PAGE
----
Date of Award

Spring 4-26-2019

Document Type

Capstone (Restricted Access)

Degree Name

Bachelor of Arts


Visual & Performing Arts; College of Arts & Sciences

First Advisor

Elizabeth Ferrell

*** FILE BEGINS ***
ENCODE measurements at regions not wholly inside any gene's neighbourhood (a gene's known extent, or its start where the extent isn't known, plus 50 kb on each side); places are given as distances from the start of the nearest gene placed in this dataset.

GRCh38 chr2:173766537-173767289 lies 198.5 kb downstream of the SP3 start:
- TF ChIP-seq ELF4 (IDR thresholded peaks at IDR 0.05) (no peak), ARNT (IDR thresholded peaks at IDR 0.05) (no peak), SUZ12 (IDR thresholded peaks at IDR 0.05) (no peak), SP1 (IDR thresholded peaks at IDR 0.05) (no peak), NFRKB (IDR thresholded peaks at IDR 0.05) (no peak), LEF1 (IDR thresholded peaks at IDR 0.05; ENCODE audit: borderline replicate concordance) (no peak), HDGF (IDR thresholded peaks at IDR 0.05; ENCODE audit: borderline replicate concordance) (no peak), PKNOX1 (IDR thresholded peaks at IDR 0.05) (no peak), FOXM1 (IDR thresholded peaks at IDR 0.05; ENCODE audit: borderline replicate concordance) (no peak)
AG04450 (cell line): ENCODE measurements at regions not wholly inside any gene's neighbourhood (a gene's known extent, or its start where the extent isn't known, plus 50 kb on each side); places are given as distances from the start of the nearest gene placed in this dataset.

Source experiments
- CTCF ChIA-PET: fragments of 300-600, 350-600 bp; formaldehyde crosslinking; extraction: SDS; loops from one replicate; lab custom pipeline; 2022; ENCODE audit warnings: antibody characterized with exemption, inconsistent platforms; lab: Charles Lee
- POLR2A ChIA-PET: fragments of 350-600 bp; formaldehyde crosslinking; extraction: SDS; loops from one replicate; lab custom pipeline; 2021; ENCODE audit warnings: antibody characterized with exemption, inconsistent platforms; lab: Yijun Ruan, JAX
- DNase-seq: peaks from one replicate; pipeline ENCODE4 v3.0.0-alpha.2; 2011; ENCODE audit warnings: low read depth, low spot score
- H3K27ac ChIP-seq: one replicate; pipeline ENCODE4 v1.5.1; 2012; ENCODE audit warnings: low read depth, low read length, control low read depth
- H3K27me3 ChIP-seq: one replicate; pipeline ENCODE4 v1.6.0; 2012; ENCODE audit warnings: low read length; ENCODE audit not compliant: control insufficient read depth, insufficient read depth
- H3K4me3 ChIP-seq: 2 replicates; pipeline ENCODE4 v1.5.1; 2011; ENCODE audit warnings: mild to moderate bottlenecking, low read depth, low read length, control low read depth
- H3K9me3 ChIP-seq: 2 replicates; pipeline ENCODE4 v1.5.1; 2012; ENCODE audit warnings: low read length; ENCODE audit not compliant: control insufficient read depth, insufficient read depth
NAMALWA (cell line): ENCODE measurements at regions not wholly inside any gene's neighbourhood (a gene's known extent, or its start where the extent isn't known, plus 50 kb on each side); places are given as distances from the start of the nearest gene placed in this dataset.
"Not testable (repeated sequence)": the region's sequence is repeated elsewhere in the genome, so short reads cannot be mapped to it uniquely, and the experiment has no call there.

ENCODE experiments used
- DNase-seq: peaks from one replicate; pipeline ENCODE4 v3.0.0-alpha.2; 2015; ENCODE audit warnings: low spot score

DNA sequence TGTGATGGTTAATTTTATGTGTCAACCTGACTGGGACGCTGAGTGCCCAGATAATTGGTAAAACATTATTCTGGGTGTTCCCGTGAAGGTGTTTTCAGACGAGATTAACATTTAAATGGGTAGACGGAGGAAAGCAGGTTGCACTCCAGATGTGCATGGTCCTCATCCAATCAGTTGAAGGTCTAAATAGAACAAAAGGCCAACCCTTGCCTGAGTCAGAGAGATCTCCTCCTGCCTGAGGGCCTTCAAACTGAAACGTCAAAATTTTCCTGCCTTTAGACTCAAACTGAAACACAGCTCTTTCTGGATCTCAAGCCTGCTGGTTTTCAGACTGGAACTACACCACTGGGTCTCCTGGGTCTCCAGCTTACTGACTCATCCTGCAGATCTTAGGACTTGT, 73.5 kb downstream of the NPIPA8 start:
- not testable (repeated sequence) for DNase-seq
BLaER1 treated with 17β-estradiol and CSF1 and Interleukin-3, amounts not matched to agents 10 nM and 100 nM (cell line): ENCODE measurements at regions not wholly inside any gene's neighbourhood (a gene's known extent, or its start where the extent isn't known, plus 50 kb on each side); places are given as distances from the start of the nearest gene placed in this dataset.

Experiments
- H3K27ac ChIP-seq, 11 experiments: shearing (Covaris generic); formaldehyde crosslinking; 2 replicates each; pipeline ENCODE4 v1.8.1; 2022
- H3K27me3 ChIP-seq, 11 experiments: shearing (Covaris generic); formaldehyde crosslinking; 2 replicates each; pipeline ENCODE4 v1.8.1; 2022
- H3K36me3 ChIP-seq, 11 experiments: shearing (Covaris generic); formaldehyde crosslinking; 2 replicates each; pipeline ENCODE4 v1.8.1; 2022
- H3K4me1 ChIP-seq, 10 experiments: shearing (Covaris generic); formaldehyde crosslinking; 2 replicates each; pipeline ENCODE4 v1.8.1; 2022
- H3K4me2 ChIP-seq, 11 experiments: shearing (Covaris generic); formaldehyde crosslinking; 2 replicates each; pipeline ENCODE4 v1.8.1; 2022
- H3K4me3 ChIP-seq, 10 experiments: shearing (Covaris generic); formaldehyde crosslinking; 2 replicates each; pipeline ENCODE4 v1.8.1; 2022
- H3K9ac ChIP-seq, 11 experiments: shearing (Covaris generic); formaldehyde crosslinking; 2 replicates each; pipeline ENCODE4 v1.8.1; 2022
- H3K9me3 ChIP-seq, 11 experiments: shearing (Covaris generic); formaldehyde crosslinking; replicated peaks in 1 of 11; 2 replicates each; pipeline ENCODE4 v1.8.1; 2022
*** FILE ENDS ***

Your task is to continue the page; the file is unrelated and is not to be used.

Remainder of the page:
Stereotypes, about masculinity, spontaneity, and individuality in abstract expressionism, which stemmed from gender discrimination in American society and workplaces during the 1940s and 1950s, have shaped the way that the movement is perceived and limited the number of artists who are included in its canon. It has become increasingly evident that the popular understanding of abstract expressionism as masculine and white male dominated needs to be revised. By analyzing the works of Lee Krasner and Elaine de Kooning, two female artists whose marginalization has been emphasised by their relationships to their famous abstract expressionist husbands, Jackson Pollock and Willem de Kooning, respectively, I furthered this goal by highlighting how their inclusion in the canon challenges two fundamental themes of the movement: the visualization of the self and action.